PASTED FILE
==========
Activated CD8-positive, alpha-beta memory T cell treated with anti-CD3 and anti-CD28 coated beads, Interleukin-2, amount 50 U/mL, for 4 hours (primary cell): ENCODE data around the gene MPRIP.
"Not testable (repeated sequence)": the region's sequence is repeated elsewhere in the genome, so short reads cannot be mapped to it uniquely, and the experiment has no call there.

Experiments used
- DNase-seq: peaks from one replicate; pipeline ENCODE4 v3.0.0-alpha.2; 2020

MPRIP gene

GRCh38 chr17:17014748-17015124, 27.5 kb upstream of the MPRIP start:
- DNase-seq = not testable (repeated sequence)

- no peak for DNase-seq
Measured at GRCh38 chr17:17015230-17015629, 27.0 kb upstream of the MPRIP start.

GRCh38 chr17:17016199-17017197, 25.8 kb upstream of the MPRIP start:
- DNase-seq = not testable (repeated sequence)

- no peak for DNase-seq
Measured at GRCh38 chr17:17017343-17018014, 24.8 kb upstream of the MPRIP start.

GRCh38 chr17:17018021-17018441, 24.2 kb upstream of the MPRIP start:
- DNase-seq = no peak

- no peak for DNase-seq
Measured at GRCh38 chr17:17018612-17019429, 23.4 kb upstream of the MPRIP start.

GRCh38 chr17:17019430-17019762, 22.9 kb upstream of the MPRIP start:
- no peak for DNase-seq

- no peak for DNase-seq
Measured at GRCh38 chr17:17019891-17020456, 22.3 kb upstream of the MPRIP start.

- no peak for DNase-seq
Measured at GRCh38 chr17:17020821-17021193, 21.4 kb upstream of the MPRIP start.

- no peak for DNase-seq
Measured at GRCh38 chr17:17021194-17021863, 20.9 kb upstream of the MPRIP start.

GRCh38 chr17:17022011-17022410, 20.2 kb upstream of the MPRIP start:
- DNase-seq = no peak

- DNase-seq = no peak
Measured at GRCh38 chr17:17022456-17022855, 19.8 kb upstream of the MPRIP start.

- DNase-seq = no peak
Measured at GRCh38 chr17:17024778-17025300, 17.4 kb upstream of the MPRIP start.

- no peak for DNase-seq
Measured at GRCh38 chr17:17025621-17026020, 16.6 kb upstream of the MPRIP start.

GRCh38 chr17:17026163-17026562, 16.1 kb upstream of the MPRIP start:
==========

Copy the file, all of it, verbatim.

Activated CD8-positive, alpha-beta memory T cell treated with anti-CD3 and anti-CD28 coated beads, Interleukin-2, amount 50 U/mL, for 4 hours (primary cell): ENCODE data around the gene MPRIP.
"Not testable (repeated sequence)": the region's sequence is repeated elsewhere in the genome, so short reads cannot be mapped to it uniquely, and the experiment has no call there.

Experiments used
- DNase-seq: peaks from one replicate; pipeline ENCODE4 v3.0.0-alpha.2; 2020

MPRIP gene

GRCh38 chr17:17014748-17015124, 27.5 kb upstream of the MPRIP start:
- DNase-seq = not testable (repeated sequence)

- no peak for DNase-seq
Measured at GRCh38 chr17:17015230-17015629, 27.0 kb upstream of the MPRIP start.

GRCh38 chr17:17016199-17017197, 25.8 kb upstream of the MPRIP start:
- DNase-seq = not testable (repeated sequence)

- no peak for DNase-seq
Measured at GRCh38 chr17:17017343-17018014, 24.8 kb upstream of the MPRIP start.

GRCh38 chr17:17018021-17018441, 24.2 kb upstream of the MPRIP start:
- DNase-seq = no peak

- no peak for DNase-seq
Measured at GRCh38 chr17:17018612-17019429, 23.4 kb upstream of the MPRIP start.

GRCh38 chr17:17019430-17019762, 22.9 kb upstream of the MPRIP start:
- no peak for DNase-seq

- no peak for DNase-seq
Measured at GRCh38 chr17:17019891-17020456, 22.3 kb upstream of the MPRIP start.

- no peak for DNase-seq
Measured at GRCh38 chr17:17020821-17021193, 21.4 kb upstream of the MPRIP start.

- no peak for DNase-seq
Measured at GRCh38 chr17:17021194-17021863, 20.9 kb upstream of the MPRIP start.

GRCh38 chr17:17022011-17022410, 20.2 kb upstream of the MPRIP start:
- DNase-seq = no peak

- DNase-seq = no peak
Measured at GRCh38 chr17:17022456-17022855, 19.8 kb upstream of the MPRIP start.

- DNase-seq = no peak
Measured at GRCh38 chr17:17024778-17025300, 17.4 kb upstream of the MPRIP start.

- no peak for DNase-seq
Measured at GRCh38 chr17:17025621-17026020, 16.6 kb upstream of the MPRIP start.

GRCh38 chr17:17026163-17026562, 16.1 kb upstream of the MPRIP start: